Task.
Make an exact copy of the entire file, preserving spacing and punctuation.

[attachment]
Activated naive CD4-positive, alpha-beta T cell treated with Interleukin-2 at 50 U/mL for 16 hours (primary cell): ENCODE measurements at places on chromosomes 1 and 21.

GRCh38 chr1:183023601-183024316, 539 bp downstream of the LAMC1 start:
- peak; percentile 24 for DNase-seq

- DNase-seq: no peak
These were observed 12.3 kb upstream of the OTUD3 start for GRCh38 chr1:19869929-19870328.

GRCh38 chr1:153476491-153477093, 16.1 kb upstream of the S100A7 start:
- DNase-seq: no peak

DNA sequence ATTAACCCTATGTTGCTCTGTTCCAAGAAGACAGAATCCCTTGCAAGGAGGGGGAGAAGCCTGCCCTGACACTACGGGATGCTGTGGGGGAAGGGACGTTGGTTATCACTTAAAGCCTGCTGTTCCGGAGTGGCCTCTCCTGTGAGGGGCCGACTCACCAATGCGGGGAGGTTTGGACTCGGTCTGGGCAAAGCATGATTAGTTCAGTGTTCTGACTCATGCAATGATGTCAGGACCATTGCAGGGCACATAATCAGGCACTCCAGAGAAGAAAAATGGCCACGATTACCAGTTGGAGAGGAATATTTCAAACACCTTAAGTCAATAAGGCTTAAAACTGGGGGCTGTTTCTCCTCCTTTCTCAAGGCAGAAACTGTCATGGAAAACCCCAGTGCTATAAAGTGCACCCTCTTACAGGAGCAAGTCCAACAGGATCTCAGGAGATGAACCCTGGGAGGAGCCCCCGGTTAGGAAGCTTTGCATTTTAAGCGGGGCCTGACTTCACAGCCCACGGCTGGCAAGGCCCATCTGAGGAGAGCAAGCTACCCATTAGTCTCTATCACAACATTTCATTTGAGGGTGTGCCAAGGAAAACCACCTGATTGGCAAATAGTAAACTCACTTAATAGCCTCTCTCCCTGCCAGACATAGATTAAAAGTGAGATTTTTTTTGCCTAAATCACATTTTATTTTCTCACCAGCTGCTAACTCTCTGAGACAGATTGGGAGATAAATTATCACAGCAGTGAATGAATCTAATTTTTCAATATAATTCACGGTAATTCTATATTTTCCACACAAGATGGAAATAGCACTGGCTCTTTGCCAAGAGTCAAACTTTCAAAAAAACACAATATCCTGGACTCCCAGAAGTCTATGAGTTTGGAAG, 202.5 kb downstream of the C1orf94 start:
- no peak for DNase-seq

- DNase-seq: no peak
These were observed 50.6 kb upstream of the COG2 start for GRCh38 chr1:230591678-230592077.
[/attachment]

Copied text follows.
Activated naive CD4-positive, alpha-beta T cell treated with Interleukin-2 at 50 U/mL for 16 hours (primary cell): ENCODE measurements at places on chromosomes 1 and 21.

GRCh38 chr1:183023601-183024316, 539 bp downstream of the LAMC1 start:
- peak; percentile 24 for DNase-seq

- DNase-seq: no peak
These were observed 12.3 kb upstream of the OTUD3 start for GRCh38 chr1:19869929-19870328.

GRCh38 chr1:153476491-153477093, 16.1 kb upstream of the S100A7 start:
- DNase-seq: no peak

DNA sequence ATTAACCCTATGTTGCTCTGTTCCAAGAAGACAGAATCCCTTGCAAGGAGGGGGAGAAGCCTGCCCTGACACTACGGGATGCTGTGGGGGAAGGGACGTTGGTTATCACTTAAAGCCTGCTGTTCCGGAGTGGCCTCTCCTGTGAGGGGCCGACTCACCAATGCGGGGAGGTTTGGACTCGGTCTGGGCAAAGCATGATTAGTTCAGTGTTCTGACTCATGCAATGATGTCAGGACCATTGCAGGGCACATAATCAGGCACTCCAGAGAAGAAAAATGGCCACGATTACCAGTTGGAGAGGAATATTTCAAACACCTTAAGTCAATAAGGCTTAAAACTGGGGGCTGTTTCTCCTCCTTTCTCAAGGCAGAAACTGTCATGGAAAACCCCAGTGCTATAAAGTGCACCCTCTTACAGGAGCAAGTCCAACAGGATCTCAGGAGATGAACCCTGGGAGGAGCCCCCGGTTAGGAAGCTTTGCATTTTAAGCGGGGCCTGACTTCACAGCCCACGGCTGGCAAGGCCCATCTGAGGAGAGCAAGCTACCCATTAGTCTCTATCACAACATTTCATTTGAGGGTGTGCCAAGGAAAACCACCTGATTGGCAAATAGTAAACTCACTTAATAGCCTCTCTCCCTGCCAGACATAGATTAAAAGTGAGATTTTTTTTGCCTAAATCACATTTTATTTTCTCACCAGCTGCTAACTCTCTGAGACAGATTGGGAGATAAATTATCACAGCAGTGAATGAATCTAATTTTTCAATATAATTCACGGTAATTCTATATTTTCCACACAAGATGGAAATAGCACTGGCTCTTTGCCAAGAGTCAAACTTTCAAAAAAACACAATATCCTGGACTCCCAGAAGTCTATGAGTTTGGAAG, 202.5 kb downstream of the C1orf94 start:
- no peak for DNase-seq

- DNase-seq: no peak
These were observed 50.6 kb upstream of the COG2 start for GRCh38 chr1:230591678-230592077.